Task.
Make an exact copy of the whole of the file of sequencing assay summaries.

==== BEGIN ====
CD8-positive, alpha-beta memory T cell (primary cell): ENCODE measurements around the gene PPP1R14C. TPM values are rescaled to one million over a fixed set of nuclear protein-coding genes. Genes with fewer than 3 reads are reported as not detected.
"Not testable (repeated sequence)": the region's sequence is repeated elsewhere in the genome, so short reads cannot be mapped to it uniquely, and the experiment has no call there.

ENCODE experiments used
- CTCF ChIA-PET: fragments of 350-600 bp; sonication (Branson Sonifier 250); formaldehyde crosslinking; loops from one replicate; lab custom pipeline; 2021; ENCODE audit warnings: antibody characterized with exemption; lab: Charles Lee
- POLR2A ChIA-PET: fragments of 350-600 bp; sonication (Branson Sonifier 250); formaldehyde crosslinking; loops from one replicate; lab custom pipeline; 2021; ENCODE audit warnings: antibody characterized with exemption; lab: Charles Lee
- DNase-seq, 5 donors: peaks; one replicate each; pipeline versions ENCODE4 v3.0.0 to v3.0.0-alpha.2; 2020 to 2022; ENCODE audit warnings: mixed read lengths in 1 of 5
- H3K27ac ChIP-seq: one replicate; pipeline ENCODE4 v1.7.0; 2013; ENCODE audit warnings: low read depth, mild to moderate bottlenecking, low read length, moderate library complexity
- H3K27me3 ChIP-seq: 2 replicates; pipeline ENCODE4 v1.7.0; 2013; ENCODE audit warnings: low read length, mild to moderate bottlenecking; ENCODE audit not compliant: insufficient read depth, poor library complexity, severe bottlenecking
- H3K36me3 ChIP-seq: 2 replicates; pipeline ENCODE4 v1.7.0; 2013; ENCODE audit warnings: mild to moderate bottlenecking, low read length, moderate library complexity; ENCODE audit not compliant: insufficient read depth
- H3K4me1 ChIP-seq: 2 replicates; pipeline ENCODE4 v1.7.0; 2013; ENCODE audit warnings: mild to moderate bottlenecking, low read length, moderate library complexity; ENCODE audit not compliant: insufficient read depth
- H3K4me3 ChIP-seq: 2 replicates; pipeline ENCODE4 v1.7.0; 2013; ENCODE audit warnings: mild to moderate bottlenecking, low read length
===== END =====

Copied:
CD8-positive, alpha-beta memory T cell (primary cell): ENCODE measurements around the gene PPP1R14C. TPM values are rescaled to one million over a fixed set of nuclear protein-coding genes. Genes with fewer than 3 reads are reported as not detected.
"Not testable (repeated sequence)": the region's sequence is repeated elsewhere in the genome, so short reads cannot be mapped to it uniquely, and the experiment has no call there.

ENCODE experiments used
- CTCF ChIA-PET: fragments of 350-600 bp; sonication (Branson Sonifier 250); formaldehyde crosslinking; loops from one replicate; lab custom pipeline; 2021; ENCODE audit warnings: antibody characterized with exemption; lab: Charles Lee
- POLR2A ChIA-PET: fragments of 350-600 bp; sonication (Branson Sonifier 250); formaldehyde crosslinking; loops from one replicate; lab custom pipeline; 2021; ENCODE audit warnings: antibody characterized with exemption; lab: Charles Lee
- DNase-seq, 5 donors: peaks; one replicate each; pipeline versions ENCODE4 v3.0.0 to v3.0.0-alpha.2; 2020 to 2022; ENCODE audit warnings: mixed read lengths in 1 of 5
- H3K27ac ChIP-seq: one replicate; pipeline ENCODE4 v1.7.0; 2013; ENCODE audit warnings: low read depth, mild to moderate bottlenecking, low read length, moderate library complexity
- H3K27me3 ChIP-seq: 2 replicates; pipeline ENCODE4 v1.7.0; 2013; ENCODE audit warnings: low read length, mild to moderate bottlenecking; ENCODE audit not compliant: insufficient read depth, poor library complexity, severe bottlenecking
- H3K36me3 ChIP-seq: 2 replicates; pipeline ENCODE4 v1.7.0; 2013; ENCODE audit warnings: mild to moderate bottlenecking, low read length, moderate library complexity; ENCODE audit not compliant: insufficient read depth
- H3K4me1 ChIP-seq: 2 replicates; pipeline ENCODE4 v1.7.0; 2013; ENCODE audit warnings: mild to moderate bottlenecking, low read length, moderate library complexity; ENCODE audit not compliant: insufficient read depth
- H3K4me3 ChIP-seq: 2 replicates; pipeline ENCODE4 v1.7.0; 2013; ENCODE audit warnings: mild to moderate bottlenecking, low read length